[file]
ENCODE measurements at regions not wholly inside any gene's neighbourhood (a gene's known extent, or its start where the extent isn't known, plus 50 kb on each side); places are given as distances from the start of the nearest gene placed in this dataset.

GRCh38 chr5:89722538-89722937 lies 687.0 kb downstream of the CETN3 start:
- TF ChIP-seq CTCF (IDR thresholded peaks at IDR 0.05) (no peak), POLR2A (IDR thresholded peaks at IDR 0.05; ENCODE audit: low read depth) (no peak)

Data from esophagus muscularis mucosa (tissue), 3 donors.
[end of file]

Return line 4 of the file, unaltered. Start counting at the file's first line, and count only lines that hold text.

Data from esophagus muscularis mucosa (tissue), 3 donors.